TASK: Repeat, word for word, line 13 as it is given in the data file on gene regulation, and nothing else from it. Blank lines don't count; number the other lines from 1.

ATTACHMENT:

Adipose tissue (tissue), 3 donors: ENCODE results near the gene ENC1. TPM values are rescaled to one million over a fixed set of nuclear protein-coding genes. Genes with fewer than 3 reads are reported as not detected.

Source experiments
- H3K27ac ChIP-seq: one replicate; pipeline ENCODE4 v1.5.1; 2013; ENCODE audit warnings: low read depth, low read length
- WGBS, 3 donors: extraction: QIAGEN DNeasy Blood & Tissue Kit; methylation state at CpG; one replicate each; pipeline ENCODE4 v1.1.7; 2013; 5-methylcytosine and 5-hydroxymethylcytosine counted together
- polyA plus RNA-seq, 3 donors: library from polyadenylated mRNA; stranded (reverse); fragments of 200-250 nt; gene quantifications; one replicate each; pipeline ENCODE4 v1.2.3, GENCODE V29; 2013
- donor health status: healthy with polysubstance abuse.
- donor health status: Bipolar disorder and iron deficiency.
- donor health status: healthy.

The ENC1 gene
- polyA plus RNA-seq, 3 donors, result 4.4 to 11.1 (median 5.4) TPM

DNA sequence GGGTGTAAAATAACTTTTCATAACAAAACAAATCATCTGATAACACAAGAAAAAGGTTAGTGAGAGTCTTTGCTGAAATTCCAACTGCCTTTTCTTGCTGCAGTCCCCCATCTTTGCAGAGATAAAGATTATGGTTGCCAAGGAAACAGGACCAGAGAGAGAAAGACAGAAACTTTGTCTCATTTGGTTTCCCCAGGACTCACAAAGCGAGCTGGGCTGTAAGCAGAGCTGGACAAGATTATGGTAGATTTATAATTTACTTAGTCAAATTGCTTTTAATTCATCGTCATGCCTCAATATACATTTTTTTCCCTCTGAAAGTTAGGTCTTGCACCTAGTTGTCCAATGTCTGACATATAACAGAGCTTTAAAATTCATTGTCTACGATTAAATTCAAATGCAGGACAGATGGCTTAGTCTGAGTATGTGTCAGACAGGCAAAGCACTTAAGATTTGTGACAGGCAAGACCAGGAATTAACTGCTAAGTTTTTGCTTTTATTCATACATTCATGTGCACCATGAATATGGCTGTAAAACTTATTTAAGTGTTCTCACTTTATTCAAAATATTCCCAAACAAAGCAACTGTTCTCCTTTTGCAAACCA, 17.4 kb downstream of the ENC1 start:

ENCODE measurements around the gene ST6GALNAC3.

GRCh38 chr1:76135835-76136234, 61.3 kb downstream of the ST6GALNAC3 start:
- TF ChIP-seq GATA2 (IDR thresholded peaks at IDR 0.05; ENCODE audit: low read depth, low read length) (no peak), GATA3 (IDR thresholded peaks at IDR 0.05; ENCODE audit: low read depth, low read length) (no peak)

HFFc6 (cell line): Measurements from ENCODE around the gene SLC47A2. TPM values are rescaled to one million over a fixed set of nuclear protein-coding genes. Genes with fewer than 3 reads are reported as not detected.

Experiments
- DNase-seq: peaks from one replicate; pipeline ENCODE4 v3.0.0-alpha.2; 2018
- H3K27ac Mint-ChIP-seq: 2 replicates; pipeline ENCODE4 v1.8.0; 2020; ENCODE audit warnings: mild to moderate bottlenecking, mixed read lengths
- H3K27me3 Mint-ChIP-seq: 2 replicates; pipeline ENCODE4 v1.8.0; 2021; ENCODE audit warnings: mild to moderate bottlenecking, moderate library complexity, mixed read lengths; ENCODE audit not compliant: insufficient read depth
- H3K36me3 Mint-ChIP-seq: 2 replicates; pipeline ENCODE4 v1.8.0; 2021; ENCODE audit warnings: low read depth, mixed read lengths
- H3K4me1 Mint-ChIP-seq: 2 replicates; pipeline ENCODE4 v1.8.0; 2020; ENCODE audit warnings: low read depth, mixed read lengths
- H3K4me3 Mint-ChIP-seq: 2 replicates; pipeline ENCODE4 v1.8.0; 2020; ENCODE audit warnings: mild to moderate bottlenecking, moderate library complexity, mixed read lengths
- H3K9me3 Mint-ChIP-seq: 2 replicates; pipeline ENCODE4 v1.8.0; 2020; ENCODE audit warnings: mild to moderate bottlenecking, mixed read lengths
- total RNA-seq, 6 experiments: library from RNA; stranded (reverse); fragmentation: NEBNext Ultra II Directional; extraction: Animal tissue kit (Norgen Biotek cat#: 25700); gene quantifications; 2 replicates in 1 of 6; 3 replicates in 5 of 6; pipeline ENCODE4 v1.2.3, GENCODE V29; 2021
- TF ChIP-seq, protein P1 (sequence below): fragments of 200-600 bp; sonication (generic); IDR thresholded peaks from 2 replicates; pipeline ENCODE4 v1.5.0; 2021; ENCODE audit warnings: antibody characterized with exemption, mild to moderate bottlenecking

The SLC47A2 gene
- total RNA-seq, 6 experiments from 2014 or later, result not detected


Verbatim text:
GRCh38 chr1:76135835-76136234, 61.3 kb downstream of the ST6GALNAC3 start: